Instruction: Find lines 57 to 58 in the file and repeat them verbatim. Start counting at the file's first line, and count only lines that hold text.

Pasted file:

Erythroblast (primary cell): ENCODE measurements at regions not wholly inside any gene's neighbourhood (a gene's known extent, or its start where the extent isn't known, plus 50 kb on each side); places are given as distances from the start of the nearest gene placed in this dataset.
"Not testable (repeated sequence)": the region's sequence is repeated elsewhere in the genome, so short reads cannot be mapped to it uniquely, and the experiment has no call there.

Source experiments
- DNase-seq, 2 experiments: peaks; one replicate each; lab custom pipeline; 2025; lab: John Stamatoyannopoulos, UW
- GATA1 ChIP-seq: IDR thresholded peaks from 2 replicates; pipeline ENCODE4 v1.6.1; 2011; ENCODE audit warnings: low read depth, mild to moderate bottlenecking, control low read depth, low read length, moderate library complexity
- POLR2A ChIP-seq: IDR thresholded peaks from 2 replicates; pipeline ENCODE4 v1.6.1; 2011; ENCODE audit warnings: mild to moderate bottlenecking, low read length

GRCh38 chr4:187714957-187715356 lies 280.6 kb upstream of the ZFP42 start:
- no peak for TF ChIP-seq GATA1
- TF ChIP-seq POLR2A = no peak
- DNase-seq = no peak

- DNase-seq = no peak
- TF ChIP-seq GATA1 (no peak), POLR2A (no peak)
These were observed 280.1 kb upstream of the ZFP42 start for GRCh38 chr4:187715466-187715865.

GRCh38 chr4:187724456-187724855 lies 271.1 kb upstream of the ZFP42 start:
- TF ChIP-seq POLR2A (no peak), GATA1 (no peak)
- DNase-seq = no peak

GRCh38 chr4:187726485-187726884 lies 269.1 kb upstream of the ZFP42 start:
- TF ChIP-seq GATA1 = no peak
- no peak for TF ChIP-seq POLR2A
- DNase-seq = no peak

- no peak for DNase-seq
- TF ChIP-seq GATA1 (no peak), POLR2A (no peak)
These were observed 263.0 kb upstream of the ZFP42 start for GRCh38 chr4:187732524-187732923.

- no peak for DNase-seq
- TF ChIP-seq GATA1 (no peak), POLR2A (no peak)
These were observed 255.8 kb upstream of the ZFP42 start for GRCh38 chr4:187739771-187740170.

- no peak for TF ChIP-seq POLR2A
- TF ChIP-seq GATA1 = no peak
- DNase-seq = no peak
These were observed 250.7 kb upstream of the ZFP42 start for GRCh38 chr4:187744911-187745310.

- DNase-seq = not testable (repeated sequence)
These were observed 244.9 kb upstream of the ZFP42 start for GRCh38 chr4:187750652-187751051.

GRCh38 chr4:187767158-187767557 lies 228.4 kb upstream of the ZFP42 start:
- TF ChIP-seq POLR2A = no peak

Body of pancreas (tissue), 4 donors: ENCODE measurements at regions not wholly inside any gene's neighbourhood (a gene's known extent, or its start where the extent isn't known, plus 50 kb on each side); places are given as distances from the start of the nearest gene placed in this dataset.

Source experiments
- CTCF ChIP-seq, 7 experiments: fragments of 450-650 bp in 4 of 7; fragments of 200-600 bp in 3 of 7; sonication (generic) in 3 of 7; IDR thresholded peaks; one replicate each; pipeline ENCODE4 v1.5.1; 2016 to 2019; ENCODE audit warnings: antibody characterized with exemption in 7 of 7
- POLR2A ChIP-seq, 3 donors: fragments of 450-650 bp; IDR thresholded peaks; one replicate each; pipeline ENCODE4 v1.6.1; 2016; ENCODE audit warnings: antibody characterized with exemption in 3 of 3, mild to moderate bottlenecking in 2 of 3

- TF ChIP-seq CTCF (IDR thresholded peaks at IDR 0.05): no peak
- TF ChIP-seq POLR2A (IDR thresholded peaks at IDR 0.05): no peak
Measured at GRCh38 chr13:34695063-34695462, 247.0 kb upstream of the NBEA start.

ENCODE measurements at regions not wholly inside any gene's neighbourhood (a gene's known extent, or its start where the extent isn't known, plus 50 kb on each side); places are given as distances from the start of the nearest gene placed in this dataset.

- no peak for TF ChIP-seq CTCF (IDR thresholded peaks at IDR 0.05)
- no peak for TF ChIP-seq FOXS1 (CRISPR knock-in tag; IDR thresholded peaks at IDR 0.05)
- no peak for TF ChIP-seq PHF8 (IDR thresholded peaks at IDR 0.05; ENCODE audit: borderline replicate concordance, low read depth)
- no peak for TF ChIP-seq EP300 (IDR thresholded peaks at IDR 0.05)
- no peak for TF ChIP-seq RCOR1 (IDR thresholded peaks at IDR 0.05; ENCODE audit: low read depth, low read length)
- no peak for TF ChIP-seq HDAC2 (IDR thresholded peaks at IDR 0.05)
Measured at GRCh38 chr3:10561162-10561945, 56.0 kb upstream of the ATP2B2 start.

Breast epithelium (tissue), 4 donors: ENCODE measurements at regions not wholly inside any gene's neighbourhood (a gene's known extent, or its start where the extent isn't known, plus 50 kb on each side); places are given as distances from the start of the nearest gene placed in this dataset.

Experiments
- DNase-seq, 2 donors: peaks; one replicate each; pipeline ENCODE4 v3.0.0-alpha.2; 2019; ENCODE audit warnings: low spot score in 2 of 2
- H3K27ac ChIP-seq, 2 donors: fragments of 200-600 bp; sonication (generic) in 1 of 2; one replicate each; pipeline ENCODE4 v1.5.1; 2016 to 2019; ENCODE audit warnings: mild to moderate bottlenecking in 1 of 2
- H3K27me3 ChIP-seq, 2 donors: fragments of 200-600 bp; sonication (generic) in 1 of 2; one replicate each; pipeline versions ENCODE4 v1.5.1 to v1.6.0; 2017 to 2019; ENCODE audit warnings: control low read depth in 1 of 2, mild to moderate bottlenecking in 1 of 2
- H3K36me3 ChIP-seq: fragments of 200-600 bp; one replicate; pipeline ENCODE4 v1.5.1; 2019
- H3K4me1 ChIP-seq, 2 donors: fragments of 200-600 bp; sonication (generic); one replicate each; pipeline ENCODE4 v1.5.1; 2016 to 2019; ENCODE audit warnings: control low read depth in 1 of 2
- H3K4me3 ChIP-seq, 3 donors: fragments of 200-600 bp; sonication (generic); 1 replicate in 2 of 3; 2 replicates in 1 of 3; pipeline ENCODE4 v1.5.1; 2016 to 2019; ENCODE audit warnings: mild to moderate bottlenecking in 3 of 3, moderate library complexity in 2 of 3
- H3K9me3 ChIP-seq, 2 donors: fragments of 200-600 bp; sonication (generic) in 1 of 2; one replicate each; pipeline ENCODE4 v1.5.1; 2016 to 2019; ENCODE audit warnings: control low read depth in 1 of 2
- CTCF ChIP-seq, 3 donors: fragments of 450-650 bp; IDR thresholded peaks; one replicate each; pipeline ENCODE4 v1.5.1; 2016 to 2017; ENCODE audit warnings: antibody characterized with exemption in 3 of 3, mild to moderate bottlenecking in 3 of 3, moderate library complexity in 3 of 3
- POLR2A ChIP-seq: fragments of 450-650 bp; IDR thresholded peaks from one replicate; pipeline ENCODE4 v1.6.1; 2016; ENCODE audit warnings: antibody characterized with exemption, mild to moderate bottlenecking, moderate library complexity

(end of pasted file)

- H3K4me3 ChIP-seq, 3 donors: fragments of 200-600 bp; sonication (generic); 1 replicate in 2 of 3; 2 replicates in 1 of 3; pipeline ENCODE4 v1.5.1; 2016 to 2019; ENCODE audit warnings: mild to moderate bottlenecking in 3 of 3, moderate library complexity in 2 of 3
- H3K9me3 ChIP-seq, 2 donors: fragments of 200-600 bp; sonication (generic) in 1 of 2; one replicate each; pipeline ENCODE4 v1.5.1; 2016 to 2019; ENCODE audit warnings: control low read depth in 1 of 2